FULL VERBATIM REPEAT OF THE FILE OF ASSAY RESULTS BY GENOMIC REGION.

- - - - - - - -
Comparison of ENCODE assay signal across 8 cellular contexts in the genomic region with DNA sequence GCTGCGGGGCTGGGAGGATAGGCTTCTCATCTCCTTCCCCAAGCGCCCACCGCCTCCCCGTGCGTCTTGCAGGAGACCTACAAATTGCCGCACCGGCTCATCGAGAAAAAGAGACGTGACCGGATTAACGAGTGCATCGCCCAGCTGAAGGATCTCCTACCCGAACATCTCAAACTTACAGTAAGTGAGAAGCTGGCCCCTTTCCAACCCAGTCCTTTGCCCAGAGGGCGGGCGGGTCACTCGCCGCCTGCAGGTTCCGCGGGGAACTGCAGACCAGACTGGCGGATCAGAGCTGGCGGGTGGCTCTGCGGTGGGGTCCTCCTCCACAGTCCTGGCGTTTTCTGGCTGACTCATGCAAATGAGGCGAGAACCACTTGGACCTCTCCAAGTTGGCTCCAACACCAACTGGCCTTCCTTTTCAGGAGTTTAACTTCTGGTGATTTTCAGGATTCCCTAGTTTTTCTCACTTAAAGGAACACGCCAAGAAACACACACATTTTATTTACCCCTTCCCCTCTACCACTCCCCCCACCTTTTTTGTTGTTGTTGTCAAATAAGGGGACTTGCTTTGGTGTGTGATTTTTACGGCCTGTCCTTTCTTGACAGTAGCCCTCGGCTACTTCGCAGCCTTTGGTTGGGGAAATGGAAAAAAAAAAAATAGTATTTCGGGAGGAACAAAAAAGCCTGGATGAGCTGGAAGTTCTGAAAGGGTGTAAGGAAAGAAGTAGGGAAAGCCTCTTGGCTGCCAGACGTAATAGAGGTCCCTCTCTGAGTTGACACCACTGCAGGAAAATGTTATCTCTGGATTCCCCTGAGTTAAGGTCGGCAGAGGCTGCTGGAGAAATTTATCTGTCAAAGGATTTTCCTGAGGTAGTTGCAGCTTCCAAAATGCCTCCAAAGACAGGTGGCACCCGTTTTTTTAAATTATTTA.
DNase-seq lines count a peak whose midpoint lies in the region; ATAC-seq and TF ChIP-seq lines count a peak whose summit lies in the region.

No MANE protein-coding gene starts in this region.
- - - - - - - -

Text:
Comparison of ENCODE assay signal across 8 cellular contexts in the genomic region with DNA sequence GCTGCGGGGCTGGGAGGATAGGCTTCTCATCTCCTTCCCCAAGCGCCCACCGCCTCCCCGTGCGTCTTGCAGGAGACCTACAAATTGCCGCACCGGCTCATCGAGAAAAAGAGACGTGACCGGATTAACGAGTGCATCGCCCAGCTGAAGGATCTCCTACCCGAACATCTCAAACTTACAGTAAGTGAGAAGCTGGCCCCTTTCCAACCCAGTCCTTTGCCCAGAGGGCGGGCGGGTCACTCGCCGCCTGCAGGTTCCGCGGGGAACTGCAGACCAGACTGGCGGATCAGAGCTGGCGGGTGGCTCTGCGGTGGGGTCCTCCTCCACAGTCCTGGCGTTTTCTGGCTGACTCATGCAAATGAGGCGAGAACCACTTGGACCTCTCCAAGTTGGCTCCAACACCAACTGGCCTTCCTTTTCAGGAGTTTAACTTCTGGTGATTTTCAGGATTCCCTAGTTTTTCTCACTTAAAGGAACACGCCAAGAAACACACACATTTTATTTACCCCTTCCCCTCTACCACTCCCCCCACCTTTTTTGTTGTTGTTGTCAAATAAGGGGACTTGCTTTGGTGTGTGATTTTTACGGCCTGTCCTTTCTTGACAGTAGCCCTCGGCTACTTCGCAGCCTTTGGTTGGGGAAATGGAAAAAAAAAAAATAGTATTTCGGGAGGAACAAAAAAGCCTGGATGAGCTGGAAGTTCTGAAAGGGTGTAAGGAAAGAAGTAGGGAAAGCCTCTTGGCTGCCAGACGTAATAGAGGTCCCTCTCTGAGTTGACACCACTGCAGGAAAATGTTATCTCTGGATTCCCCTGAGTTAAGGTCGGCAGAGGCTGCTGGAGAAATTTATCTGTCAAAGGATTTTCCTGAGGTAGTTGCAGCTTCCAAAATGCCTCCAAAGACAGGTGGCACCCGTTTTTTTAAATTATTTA.
DNase-seq lines count a peak whose midpoint lies in the region; ATAC-seq and TF ChIP-seq lines count a peak whose summit lies in the region.

No MANE protein-coding gene starts in this region.